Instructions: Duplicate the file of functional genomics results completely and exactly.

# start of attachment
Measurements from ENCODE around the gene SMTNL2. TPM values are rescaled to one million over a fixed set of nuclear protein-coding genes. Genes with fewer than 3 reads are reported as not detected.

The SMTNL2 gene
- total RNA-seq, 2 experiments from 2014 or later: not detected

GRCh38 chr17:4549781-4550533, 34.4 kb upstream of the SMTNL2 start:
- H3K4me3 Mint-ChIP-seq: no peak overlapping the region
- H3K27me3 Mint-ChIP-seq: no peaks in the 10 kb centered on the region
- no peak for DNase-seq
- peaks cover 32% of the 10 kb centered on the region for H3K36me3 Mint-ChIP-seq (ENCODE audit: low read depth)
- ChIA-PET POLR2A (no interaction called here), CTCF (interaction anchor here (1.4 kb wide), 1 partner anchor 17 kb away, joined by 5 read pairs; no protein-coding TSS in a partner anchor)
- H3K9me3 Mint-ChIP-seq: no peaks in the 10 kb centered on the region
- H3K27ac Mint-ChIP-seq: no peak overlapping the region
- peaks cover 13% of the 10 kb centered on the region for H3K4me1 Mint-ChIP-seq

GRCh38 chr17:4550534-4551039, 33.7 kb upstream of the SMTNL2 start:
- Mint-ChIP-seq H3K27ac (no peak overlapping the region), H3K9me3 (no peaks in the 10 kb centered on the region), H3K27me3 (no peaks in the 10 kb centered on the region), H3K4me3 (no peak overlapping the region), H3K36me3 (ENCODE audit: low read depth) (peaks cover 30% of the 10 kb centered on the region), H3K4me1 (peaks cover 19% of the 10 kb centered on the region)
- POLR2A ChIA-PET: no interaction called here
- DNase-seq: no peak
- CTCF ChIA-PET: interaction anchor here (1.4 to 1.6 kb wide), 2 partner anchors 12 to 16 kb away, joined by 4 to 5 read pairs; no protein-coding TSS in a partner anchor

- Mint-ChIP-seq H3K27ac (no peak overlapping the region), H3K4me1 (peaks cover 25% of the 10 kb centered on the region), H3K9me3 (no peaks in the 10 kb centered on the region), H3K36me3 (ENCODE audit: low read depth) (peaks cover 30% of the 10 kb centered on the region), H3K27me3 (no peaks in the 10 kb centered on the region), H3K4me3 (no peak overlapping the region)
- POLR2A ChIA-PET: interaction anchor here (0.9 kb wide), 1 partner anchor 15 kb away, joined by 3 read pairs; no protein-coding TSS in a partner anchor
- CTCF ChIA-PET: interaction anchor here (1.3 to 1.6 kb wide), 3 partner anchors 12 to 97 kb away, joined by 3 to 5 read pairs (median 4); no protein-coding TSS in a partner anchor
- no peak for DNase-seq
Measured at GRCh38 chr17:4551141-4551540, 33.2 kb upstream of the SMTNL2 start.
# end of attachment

Measurements from ENCODE around the gene SMTNL2. TPM values are rescaled to one million over a fixed set of nuclear protein-coding genes. Genes with fewer than 3 reads are reported as not detected.

The SMTNL2 gene
- total RNA-seq, 2 experiments from 2014 or later: not detected

GRCh38 chr17:4549781-4550533, 34.4 kb upstream of the SMTNL2 start:
- H3K4me3 Mint-ChIP-seq: no peak overlapping the region
- H3K27me3 Mint-ChIP-seq: no peaks in the 10 kb centered on the region
- no peak for DNase-seq
- peaks cover 32% of the 10 kb centered on the region for H3K36me3 Mint-ChIP-seq (ENCODE audit: low read depth)
- ChIA-PET POLR2A (no interaction called here), CTCF (interaction anchor here (1.4 kb wide), 1 partner anchor 17 kb away, joined by 5 read pairs; no protein-coding TSS in a partner anchor)
- H3K9me3 Mint-ChIP-seq: no peaks in the 10 kb centered on the region
- H3K27ac Mint-ChIP-seq: no peak overlapping the region
- peaks cover 13% of the 10 kb centered on the region for H3K4me1 Mint-ChIP-seq

GRCh38 chr17:4550534-4551039, 33.7 kb upstream of the SMTNL2 start:
- Mint-ChIP-seq H3K27ac (no peak overlapping the region), H3K9me3 (no peaks in the 10 kb centered on the region), H3K27me3 (no peaks in the 10 kb centered on the region), H3K4me3 (no peak overlapping the region), H3K36me3 (ENCODE audit: low read depth) (peaks cover 30% of the 10 kb centered on the region), H3K4me1 (peaks cover 19% of the 10 kb centered on the region)
- POLR2A ChIA-PET: no interaction called here
- DNase-seq: no peak
- CTCF ChIA-PET: interaction anchor here (1.4 to 1.6 kb wide), 2 partner anchors 12 to 16 kb away, joined by 4 to 5 read pairs; no protein-coding TSS in a partner anchor

- Mint-ChIP-seq H3K27ac (no peak overlapping the region), H3K4me1 (peaks cover 25% of the 10 kb centered on the region), H3K9me3 (no peaks in the 10 kb centered on the region), H3K36me3 (ENCODE audit: low read depth) (peaks cover 30% of the 10 kb centered on the region), H3K27me3 (no peaks in the 10 kb centered on the region), H3K4me3 (no peak overlapping the region)
- POLR2A ChIA-PET: interaction anchor here (0.9 kb wide), 1 partner anchor 15 kb away, joined by 3 read pairs; no protein-coding TSS in a partner anchor
- CTCF ChIA-PET: interaction anchor here (1.3 to 1.6 kb wide), 3 partner anchors 12 to 97 kb away, joined by 3 to 5 read pairs (median 4); no protein-coding TSS in a partner anchor
- no peak for DNase-seq
Measured at GRCh38 chr17:4551141-4551540, 33.2 kb upstream of the SMTNL2 start.